Drink coffee in moderation. Caffeine can cause a short, but dramatic increase in your blood pressure, even if you don’t have high blood pressure. The research is fuzzy as to what causes this spike in blood pressure. Some folks who regularly drink caffeinated beverages have a higher average blood pressure than do those who don’t indulge. If you suffer from hypertension, avoid caffeine right before activities that naturally increase your blood pressure, such as exercise. It might also be a good idea to speak to your doctor about cutting down or stopping your caffeine consumption.

Try meditation.  Meditation is a widespread practice that may be useful in preventing or reducing elevated blood pressure. However, a daily meditation practice requires discipline and allocating time each day. It could be as simple as sitting quietly and focusing on your breath. When your mind wanders (and it will!), gently bring it back to the breath again. Gradually increase the amount of time you’re able to stay focused. If you’re not sure how to get started, look for local classes on meditation, get recommendations from friends, or research different types that interest you.

Eat like the Greeks!  A Mediterranean diet has long been identified as a heart-healthy diet. Try to include a variety of these rich sources as part of your typical eating: veggies, fruits, lean meats, fish, whole grains, nuts (especially pistachios and almonds). And don’t forget to add olive oil to your veggies, research shows that adding olive oil to vegetables helps protect against hypertension.

Similar to the Mediterranean diet, the DASH (Dietary Approaches to Stop Hypertension) eating plan has been proven to lower blood pressure in just 14 days, even without lowering sodium intake. The diet is simple: Eat more fruits, vegetables, and low-fat dairy foods. Cut back on foods that are high in saturated fat, cholesterol, and trans fats.  According to studies, the best response to the DASH diet came from people whose blood pressure was only moderately high, including those with prehypertension. For people with more severe hypertension, who may not be able to eliminate medication, the DASH diet can help improve response to medication, and help lower blood pressure. The DASH diet can help lower cholesterol, and with weight loss and exercise, can reduce insulin resistance and reduce the risk of developing diabetes.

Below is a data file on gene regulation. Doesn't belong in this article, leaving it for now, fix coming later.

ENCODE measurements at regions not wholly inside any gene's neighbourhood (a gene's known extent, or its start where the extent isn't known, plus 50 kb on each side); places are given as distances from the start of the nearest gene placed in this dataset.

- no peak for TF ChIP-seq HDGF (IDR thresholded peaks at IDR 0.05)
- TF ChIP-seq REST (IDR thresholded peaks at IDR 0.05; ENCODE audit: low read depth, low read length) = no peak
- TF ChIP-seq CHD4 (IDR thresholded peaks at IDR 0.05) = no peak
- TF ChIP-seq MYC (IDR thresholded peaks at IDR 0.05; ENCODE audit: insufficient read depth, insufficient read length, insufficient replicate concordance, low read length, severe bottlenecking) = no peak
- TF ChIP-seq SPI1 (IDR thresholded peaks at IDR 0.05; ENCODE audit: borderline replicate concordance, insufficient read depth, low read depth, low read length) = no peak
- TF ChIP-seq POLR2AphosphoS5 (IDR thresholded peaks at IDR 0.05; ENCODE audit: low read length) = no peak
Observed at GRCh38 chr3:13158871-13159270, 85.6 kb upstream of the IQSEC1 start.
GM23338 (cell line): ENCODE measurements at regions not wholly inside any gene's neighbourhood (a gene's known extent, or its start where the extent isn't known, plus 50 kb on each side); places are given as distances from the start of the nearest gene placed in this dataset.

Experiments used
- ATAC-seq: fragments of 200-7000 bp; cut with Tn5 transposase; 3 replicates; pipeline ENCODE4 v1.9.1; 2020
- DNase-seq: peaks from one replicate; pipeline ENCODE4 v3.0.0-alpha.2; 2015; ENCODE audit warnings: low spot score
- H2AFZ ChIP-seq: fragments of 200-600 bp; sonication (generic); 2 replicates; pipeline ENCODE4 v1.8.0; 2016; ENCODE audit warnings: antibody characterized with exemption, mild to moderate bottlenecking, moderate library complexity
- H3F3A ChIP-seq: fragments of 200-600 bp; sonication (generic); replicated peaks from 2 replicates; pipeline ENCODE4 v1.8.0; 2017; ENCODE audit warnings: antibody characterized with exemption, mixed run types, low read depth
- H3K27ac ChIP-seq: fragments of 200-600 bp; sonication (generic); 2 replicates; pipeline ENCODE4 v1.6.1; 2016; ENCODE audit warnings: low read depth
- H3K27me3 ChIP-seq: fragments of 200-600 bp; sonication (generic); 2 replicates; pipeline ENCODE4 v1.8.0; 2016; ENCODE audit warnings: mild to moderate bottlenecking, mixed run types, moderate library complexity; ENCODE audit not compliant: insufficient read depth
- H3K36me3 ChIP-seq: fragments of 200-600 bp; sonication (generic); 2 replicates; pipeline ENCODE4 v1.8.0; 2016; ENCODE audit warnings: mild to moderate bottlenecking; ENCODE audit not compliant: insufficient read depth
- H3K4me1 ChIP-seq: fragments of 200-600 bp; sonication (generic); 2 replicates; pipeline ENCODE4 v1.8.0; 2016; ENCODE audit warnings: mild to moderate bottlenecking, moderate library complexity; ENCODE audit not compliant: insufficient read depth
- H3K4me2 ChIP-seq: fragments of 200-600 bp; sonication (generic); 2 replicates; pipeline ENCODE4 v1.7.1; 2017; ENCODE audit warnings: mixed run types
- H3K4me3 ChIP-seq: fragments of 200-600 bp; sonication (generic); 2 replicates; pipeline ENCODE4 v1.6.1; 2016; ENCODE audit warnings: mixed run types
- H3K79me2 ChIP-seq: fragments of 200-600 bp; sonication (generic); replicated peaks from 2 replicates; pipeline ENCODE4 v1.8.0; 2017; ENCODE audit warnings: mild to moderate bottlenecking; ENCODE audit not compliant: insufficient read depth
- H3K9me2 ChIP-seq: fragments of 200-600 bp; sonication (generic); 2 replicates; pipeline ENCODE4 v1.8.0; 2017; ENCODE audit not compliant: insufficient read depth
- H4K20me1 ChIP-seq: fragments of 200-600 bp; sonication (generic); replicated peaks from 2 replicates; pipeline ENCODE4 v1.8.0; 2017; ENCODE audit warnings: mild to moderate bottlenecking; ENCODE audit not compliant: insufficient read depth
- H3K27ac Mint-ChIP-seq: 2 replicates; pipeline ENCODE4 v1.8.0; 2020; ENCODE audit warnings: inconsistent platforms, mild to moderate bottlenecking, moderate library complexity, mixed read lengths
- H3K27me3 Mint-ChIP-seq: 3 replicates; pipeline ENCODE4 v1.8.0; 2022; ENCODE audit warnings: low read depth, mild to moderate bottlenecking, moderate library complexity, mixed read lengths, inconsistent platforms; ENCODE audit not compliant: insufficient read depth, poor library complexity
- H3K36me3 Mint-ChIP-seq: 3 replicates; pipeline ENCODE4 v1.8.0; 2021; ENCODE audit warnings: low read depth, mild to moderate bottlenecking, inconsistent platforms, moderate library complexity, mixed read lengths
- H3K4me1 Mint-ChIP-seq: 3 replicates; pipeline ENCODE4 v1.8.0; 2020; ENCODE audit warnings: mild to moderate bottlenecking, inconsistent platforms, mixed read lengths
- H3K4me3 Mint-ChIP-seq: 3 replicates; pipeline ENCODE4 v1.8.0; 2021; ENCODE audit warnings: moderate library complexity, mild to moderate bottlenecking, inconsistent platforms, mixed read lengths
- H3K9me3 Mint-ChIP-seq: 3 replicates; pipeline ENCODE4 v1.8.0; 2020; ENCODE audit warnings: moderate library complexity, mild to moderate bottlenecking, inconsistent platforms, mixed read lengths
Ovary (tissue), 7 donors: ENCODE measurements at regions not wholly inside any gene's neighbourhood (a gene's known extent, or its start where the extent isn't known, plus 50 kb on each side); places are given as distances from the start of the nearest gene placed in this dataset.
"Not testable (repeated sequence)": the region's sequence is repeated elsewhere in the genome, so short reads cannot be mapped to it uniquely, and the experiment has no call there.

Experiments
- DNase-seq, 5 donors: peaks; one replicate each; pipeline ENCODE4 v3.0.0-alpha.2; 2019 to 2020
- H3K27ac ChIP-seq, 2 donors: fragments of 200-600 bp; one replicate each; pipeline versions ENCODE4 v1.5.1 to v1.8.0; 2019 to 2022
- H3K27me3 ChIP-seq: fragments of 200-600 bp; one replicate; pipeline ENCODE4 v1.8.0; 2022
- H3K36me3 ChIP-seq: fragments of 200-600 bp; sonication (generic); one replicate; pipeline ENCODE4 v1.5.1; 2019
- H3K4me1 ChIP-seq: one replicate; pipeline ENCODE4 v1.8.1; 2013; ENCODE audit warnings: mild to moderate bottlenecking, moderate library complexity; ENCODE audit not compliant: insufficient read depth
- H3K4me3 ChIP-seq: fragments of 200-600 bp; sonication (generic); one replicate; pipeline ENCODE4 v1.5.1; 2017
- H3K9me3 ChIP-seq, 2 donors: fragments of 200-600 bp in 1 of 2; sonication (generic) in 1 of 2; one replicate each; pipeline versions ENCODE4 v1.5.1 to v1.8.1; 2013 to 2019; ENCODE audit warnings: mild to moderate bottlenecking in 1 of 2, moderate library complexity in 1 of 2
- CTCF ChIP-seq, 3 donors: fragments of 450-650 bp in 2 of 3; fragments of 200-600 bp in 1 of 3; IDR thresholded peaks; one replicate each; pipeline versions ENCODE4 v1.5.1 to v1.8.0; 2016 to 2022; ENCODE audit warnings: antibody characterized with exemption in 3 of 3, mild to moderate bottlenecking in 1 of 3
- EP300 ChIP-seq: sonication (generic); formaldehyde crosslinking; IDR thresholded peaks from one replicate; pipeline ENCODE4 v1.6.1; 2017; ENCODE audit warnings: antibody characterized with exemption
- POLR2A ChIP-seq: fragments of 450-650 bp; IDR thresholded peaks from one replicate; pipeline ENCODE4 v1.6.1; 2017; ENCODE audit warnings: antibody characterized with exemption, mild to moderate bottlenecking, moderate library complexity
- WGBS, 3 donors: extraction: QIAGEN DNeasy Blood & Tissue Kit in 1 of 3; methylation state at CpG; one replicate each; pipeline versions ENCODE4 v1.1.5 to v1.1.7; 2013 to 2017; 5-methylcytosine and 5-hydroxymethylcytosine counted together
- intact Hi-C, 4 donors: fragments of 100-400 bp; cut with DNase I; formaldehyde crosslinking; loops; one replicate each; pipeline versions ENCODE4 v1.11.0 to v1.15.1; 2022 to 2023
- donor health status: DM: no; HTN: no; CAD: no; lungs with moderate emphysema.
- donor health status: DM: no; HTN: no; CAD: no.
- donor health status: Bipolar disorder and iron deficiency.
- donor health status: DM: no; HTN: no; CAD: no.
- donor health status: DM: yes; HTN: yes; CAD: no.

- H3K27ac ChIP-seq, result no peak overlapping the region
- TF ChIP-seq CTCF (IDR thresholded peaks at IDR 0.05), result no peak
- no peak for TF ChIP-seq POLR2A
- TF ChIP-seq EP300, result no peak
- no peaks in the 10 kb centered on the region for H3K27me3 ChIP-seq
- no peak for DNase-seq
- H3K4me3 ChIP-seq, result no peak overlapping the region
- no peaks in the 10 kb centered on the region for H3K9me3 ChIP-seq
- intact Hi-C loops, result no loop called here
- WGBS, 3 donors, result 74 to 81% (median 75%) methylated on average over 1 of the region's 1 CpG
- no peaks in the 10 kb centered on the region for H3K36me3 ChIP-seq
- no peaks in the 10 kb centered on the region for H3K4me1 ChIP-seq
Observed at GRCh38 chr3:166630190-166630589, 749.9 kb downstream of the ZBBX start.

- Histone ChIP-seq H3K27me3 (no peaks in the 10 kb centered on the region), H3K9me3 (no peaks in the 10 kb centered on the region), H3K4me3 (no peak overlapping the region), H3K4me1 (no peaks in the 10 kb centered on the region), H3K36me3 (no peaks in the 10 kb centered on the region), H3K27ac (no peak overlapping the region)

Eat yogurt. Over the years, yogurt has been shown to have many important health benefits, and now it can also aid in lowering blood pressure. Women who consumed five or more servings of yogurt a week had a 20 percent lower risk of developing high blood pressure than women who hardly ever ate yogurt, according to research presented at the American Heart Association’s Epidemiology/Lifestyle 2016 Scientific Sessions.

Cut down on the cell phone chatter.  Technology can make you sick, and talking too much on a mobile phone has been shown to increase blood pressure, according to a study at Italy’s Guglielmo da Saliceto Hospital. It turns out that blood pressure readings of men and women who had mild to moderate high blood pressure jumped to 129/82 from 121/77 while they chatted on their cells.

Drinking beet juice is where it’s at!  One study showed that guzzling one glass of beet juice lowered systolic blood pressure (the number on top) by an average of 4-5 points. There are nitrates in beets, which are converted into nitric oxide. The nitric oxide relaxes and dilates blood vessels to improve blood flow and lower pressure.

Stop smoking weed! Smoking marijuana—legal or not—may increase your risk of dying from high blood pressure, according to a study out of Georgia State University in Atlanta that appears in the European Journal of Preventive Cardiology. The study found that the risk of dying from hypertension grew with each year of smoking marijuana. “Marijuana stimulates the sympathetic nervous system, leading to increases in heart rate, blood pressure, and oxygen demand,” Barbara Yankey, who co-led the research told Newsmax.